Musing from EdM from NH

(and others)

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Since 1997 we have had some form of an e-mail support group for HNPP. And we discuss about anything and everything that deals with the disease. Ed More joined the group a few years back. While others may give a short answer quickly, Ed thinks about it for awhile and tends to get more philosophical. I love hearing from Ed. There is always a snippet or two to take away from what he is written.


Hey Guys

Previously, someone had written in askign what to do and avoid, "I have not had HNPP for long, maybe 2 years and from the sound of it have not experienced all the severe effects that some of the individuals have."

Ed Responded:

Your doing alright. However, you write remarkably well for a two year old. lol Sorry but I can't resist the humor. The point is to emphasize that this is a genetic disease and we contract it at the moment of conception. The variability of symptoms is very large and thus the motivation to seek medical advice because of the onset of serious symptoms is equally variable. Current estimates are 1 in 2500 for all types of CMT/HNPP in the US population. The key issue about what not to do seems to boil down to doing what you are capable of in order to maintain as much body tone as possible and not doing anything that over stresses muscles to the point that persistent symptoms develop. As far as the nerves go, they should always be protected from neuro-toxic drugs and chemicals, from pressure and physical damage, and from habits that repetively do these things even in a small or mild manner. There is a great deal to learn yet about CMT/HNPP and much is known already. Communication and medical professional education will probably be our best allies in the near term future until some medical research breakthroughs ossur. EdM from NH (2/03)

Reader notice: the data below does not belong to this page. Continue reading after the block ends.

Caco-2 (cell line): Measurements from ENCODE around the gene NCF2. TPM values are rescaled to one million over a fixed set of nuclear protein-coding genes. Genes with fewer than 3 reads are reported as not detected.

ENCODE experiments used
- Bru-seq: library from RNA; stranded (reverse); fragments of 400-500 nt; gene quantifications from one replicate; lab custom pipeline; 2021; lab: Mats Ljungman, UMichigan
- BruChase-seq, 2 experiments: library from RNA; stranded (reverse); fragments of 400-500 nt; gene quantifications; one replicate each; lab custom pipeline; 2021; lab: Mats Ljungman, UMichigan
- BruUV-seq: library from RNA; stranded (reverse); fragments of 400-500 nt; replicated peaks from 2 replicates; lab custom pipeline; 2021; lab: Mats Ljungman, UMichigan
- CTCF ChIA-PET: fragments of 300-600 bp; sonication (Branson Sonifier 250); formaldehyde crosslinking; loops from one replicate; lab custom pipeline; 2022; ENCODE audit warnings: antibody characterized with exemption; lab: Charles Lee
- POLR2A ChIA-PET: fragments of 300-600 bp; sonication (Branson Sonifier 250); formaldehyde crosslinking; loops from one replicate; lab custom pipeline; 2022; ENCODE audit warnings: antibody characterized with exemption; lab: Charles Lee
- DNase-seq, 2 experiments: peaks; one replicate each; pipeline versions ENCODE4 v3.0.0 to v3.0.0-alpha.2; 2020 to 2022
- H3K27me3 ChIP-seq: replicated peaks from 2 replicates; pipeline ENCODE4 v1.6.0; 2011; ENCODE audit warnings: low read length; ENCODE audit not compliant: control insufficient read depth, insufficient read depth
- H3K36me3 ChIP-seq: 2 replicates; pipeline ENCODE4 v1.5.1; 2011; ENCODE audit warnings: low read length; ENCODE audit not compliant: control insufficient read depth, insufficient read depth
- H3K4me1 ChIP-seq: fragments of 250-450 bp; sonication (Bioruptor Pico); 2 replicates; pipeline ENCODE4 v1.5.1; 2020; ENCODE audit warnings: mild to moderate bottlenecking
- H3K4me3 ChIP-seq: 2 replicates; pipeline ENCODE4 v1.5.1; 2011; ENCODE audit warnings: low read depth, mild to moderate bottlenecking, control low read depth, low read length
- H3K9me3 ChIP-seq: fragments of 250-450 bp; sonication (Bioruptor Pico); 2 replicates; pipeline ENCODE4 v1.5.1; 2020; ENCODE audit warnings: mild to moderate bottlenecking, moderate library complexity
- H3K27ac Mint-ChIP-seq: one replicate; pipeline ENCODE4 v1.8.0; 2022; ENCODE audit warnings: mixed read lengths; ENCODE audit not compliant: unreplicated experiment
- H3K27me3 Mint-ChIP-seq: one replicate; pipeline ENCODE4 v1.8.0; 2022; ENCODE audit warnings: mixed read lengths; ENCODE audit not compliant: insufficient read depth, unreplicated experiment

Dangerous Places

Hello the Group,